the tunnel in an ideal position, thirdly, the bottom chassis rails
were too close to the bottom of the gearbox, giving us no room for
engine/gearbox movement under power and the gearbox wouldn't sit
level ............... RATS!
So, out came the engine and gearbox again. We were getting good
at it now. Armed with a hacksaw we cut away the lower lip of the
angle iron (which the gearbox cross brace sits on) about 4 or 5
inches back from the end starting at the engine bay. The engine
and gearbox were put back in and hey-presto everything was starting
to look hunky-dory. However, there was no longer a ledge for the
cross brace to sit on to support the tail end of the gearbox. This
was remedied by bolting a piece of angle on each end of the cross
brace so that we could use the vertical edges of the lower chassis
rails (below the gearbox) to bolt the cross brace up against. Now,
these cross brace mounting bolts are more accessible as they run
horizontally through the angle of the chassis, rather than vertically,
up through it, where its always fiddly getting the nut on the bolt
when your hand is sandwiched between the gearbox and the tunnel.
by now things were taking shape. The gearbox was sitting level and
all associated 'bits' were clear of their 'bobs'. We took the engine
and gearbox out again, this time to install the clutch, and bolt
everything up tight. The clutch we had to use (because of the number
of splines on the crankshaft) was from a 1.6 litre, 5-speed Sierra,
along with this we bought a new thrust bearing. With the gearbox
now finally attached to the engine, in it went.
The propshaft would have fitted, but we needed the 5-speed tailpiece
attaching to it. We took it to Propshaft Services, near Heathrow,
and for £75.20, they replaced the tailpiece, shortened the
shaft by 3/4 inch (as requested), balanced it and sprayed it a lovely
shade of black. A day or so later, the propshaft was. on. In the
meantime, we had been cutting holes in the top of the tunnel to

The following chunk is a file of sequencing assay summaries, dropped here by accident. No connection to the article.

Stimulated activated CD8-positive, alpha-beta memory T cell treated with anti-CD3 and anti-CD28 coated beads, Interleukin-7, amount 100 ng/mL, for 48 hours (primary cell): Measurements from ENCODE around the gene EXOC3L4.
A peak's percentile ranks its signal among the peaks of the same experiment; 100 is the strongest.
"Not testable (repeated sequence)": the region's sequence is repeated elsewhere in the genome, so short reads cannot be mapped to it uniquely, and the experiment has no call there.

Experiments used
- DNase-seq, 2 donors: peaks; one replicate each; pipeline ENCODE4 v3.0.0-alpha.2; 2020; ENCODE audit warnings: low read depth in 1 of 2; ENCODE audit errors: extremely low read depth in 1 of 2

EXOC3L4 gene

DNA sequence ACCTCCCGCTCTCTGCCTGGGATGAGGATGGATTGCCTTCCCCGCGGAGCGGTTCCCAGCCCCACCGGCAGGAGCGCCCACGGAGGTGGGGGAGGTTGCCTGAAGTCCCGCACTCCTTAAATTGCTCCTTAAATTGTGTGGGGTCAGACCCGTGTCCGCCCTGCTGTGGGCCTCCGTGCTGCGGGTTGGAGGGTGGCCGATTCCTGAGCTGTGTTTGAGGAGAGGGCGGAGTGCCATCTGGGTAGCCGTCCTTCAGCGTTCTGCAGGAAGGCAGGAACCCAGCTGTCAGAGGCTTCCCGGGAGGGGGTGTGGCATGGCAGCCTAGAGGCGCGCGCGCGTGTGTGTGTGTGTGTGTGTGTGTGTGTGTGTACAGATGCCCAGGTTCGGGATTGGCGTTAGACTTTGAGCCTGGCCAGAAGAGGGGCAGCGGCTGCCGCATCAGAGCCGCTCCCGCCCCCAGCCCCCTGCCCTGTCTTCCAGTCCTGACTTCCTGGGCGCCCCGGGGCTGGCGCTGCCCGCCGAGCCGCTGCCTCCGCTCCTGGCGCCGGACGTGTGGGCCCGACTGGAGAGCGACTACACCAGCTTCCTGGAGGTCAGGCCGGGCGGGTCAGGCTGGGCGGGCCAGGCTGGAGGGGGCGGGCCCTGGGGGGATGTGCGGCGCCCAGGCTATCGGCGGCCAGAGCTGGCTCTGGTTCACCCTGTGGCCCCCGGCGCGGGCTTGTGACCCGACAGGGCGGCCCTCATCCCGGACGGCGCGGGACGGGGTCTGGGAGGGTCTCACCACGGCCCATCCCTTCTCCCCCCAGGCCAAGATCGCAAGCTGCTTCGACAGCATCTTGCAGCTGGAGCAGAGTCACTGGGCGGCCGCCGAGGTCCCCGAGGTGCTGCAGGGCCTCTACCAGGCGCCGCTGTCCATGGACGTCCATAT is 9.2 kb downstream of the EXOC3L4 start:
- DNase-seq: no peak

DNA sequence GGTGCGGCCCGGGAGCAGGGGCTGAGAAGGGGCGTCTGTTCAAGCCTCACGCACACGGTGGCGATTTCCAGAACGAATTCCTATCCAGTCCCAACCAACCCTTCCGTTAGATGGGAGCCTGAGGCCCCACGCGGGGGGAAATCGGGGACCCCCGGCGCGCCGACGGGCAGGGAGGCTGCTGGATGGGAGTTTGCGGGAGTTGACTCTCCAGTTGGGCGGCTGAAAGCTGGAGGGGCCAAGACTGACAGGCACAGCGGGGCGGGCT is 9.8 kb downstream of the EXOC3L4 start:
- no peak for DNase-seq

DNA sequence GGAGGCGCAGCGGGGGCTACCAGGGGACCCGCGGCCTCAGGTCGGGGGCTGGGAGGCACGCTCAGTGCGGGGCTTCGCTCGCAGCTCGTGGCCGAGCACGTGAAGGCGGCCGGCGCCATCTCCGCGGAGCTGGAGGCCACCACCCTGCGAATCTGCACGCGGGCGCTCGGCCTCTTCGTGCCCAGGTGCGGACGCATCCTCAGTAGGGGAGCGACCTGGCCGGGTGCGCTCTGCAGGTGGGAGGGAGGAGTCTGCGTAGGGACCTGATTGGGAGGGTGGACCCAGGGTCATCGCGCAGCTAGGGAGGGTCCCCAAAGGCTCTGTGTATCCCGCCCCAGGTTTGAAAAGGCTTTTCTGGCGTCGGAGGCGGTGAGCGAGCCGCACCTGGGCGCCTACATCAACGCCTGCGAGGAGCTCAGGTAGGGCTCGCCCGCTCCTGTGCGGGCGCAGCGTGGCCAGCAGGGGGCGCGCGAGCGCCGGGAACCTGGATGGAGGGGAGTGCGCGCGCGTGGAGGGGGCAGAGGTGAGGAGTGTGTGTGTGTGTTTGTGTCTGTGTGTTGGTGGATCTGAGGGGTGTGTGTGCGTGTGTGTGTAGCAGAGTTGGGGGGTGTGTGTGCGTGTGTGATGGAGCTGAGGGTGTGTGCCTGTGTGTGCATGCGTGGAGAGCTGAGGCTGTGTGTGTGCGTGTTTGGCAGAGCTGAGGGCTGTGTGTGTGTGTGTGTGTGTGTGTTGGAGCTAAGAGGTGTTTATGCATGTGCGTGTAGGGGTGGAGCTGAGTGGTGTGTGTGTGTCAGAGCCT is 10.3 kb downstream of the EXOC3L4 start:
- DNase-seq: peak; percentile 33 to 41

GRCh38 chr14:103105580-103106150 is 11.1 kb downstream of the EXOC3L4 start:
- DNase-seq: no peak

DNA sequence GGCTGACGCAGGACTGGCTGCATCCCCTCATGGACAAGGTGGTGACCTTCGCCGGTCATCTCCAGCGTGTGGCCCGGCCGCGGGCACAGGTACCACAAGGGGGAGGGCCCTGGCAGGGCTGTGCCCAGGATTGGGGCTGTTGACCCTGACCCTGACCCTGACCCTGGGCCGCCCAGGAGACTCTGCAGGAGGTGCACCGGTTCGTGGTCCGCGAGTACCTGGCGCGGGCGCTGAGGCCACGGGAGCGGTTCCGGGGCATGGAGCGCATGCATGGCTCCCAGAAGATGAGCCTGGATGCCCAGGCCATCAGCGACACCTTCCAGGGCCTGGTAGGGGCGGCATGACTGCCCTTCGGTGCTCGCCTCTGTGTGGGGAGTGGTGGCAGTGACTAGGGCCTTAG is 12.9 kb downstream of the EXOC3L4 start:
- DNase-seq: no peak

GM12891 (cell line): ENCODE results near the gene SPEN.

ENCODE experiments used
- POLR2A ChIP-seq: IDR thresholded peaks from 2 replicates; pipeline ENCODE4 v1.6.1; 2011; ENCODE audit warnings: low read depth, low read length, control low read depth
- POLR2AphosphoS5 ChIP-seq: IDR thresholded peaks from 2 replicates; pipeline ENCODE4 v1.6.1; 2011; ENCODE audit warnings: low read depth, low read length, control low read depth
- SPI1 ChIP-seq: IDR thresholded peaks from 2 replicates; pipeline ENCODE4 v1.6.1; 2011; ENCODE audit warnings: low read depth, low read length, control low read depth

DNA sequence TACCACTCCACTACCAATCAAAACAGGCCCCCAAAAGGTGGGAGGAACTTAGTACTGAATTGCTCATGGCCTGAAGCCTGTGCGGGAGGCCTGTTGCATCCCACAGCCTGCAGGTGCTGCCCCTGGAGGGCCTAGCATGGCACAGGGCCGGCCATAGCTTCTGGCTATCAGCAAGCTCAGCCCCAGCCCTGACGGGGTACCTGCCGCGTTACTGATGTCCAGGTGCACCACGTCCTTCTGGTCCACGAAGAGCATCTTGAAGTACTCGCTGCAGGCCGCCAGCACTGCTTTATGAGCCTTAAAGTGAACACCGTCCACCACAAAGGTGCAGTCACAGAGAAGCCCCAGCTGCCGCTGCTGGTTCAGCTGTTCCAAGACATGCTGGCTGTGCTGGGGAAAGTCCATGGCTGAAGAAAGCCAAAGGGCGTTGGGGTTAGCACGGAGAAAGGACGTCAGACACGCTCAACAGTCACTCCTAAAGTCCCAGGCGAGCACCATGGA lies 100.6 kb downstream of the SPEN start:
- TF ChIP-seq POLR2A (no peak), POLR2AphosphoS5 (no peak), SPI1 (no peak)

accommodate the gear lever. This was a relatively painless task
with the gear lever sprouting out from the back of the box as it
was originally intended. The only modifications were to use a Quick
shift kit from Burton's which has dramatically reduced the distance
between each gear change (this involved a little manipulating of
the original gear lever) and to put a swan-neck in the lever, so
that in 1st, 3rd, 5th and reverse, there is room for my hand between
the gear knob and the bottom of the dashboard.
one thing we hadn't done was to replace the starter motor. I offered
it up to the bellhousing, but it wouldn't seat properly! Bother,
I cried. I took it back out and had a look in and guess what. The
hole in the metal gasket (between the bellhousing and the engine)
which the starter passes through, did not line up with the hole
in the bellhousing. This can be attributed to the fact that I had
used the bellhousing that the 5-speed gearbox had come with, and
although I had compared the numbers stamped on the outsides of both
bellhousings, there was a slight difference. This was suitably cured
with the use of (ashamedly) a cold chisel and hammer. Soon we were
smiling again as a quick test of the starter motor in position with
the spark plugs out allayed our greatest fears of having to bump
start the bloody thing wherever we went!
now, we were very close to its maiden voyage. After putting synthetic
gear oil in the gearbox (don't use a hypoid in a 5-speed, as its
a b"*'*d to change gear when it's cold), we were ready for the off
............... Oh the anticipation!
I got, started it up dumped it in gear, and off I jolly well trotted.
I simply couldn't believe the transformation. The gearbox felt so
smooth, the gear change so positive, and to be able to cruise along
at speed with the rev counter only showing 3000 rpm was sheer delight,
oh this had to be one of the most beneficial (and not to mention
'reasonably' straight forward) changes that we've made.
were no strange noises, no more jumping out of gear and I think
my fuel consumption must have improved, although this is mere judgement
as the ratio between the Ford 5-speed gearbox and my Triumph Dolomite
speedo are now greater than before. Now I've apparently had 110
mph out of it, and my 0-60 time is about 5 seconds. I think my 10%
speedo error is more like 30%! Still, it impresses my passengers
(they're not to know). The car is now ever so much more driveable,
and I don't know how I ever coped with the 4-speed gearbox. The
BIG QUESTION. How much did it all cost then, Guv'nor? Well, Here
is what I bought:
Total cost, a few washers short of £300. Yes I know its more money
spent on the 'blessed' car, but let's face it, it was well worth